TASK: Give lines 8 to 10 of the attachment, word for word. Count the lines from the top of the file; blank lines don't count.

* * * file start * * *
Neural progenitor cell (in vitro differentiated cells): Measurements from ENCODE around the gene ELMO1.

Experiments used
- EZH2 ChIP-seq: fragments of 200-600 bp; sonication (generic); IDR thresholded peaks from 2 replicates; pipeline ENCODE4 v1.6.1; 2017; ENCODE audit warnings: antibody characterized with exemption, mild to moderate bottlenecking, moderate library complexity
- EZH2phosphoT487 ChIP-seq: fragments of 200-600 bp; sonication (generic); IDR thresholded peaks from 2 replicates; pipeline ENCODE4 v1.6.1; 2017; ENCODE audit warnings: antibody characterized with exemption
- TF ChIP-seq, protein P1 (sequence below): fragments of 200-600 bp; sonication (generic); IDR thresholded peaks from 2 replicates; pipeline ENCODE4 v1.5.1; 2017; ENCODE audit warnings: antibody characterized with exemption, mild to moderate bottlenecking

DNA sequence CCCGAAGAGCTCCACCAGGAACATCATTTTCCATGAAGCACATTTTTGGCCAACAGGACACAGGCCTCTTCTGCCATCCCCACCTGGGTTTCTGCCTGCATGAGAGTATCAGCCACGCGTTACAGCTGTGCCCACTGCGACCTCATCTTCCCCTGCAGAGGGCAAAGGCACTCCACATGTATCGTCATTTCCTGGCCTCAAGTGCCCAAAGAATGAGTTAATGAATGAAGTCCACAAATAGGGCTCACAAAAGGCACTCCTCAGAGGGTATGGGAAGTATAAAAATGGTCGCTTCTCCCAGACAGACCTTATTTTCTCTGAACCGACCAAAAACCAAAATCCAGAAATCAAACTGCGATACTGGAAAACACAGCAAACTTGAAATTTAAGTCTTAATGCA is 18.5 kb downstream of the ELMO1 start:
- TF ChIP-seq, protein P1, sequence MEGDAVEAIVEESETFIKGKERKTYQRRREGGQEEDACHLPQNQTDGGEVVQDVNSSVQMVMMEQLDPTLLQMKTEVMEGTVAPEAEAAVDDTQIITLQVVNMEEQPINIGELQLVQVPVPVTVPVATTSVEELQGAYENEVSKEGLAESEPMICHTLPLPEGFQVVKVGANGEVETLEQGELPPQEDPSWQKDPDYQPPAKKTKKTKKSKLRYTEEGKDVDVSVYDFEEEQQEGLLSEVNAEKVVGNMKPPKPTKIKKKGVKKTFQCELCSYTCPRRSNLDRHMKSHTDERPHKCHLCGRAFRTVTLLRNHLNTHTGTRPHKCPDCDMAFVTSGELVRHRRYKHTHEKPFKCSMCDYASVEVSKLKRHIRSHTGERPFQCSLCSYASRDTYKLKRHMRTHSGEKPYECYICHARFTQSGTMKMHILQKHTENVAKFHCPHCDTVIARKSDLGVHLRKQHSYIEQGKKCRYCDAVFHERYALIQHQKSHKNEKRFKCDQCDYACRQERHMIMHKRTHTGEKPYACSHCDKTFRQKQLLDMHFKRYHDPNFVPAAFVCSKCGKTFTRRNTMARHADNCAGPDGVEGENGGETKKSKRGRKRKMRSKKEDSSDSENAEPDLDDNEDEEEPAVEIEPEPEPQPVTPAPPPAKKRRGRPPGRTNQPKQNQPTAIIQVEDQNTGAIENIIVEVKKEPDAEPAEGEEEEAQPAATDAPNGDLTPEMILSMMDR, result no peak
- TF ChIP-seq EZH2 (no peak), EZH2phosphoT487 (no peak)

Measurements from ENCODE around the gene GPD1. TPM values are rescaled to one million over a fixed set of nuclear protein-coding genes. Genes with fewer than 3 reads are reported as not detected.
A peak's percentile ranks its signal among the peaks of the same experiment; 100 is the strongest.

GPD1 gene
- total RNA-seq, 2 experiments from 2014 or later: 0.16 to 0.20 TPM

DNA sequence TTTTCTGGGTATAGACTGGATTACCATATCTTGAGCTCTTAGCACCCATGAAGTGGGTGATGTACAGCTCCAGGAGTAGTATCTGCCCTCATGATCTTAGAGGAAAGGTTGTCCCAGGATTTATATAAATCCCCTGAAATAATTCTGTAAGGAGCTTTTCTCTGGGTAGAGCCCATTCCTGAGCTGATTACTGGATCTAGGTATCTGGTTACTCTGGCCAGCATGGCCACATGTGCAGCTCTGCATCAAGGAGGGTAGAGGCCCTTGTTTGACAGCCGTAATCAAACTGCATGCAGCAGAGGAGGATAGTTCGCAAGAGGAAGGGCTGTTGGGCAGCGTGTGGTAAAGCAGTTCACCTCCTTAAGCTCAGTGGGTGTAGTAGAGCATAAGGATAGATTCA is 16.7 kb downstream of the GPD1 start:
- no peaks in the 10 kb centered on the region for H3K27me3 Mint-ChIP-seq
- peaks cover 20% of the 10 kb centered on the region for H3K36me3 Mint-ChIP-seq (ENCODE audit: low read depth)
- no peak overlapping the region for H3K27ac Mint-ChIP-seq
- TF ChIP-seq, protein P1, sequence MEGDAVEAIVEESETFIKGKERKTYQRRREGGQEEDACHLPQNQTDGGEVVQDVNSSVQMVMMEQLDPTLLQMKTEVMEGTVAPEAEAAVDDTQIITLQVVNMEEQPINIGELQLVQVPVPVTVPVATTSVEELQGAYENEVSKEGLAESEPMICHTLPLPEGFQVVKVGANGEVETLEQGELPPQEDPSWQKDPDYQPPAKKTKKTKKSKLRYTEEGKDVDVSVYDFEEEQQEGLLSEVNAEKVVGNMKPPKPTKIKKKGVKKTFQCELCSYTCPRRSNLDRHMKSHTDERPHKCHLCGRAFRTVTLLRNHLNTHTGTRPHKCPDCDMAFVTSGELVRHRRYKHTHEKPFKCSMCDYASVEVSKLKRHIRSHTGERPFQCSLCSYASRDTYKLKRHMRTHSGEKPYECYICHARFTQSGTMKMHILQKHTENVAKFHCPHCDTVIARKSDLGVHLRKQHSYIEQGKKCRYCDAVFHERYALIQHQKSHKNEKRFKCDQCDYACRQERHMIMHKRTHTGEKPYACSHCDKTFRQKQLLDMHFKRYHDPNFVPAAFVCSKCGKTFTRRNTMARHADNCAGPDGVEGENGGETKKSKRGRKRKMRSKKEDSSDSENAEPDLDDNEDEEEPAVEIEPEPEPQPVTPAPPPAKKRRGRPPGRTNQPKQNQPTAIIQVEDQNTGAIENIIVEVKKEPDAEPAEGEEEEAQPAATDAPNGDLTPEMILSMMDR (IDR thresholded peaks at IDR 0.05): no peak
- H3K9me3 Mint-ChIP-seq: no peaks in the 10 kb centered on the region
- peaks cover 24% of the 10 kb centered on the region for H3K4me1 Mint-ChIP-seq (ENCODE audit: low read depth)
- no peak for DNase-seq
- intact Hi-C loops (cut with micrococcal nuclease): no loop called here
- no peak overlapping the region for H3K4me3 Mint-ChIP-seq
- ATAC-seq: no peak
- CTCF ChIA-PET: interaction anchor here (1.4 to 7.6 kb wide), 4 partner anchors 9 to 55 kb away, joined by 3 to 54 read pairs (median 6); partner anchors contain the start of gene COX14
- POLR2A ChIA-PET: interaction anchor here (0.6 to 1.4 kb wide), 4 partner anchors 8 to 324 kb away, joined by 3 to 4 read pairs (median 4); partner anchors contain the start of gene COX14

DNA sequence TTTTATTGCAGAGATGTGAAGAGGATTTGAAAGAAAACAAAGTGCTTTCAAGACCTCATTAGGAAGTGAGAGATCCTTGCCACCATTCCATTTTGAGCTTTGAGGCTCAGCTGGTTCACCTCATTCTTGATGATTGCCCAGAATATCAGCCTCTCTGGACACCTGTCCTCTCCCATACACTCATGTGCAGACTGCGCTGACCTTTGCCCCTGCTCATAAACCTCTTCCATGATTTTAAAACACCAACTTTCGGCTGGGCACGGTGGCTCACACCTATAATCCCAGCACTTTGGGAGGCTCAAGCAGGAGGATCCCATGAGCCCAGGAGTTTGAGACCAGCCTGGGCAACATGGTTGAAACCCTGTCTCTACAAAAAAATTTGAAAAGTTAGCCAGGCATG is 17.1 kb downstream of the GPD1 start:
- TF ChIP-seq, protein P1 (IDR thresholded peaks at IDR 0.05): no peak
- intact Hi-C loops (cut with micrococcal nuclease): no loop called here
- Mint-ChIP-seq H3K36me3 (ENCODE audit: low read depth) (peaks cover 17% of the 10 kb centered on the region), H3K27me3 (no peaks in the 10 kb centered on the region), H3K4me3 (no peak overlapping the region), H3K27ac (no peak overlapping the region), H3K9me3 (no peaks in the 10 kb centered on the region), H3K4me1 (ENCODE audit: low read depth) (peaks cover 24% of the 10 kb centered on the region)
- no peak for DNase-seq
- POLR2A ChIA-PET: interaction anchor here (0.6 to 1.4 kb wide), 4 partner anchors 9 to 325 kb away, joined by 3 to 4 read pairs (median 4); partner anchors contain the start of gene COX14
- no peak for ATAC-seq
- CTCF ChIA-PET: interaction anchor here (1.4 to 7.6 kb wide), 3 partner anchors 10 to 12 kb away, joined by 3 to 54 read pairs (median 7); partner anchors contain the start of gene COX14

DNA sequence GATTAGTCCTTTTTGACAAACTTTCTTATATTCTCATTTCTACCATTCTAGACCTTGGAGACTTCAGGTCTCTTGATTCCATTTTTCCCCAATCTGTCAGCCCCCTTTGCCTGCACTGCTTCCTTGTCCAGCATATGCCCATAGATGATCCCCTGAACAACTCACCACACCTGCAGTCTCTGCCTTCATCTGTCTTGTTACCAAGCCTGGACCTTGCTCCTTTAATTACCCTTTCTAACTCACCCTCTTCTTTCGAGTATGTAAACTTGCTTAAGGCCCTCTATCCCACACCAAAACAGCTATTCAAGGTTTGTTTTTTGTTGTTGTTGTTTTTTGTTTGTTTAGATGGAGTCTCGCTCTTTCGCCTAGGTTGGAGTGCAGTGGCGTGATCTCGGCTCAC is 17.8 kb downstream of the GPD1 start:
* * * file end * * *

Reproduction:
- TF ChIP-seq EZH2 (no peak), EZH2phosphoT487 (no peak)

Measurements from ENCODE around the gene GPD1. TPM values are rescaled to one million over a fixed set of nuclear protein-coding genes. Genes with fewer than 3 reads are reported as not detected.
A peak's percentile ranks its signal among the peaks of the same experiment; 100 is the strongest.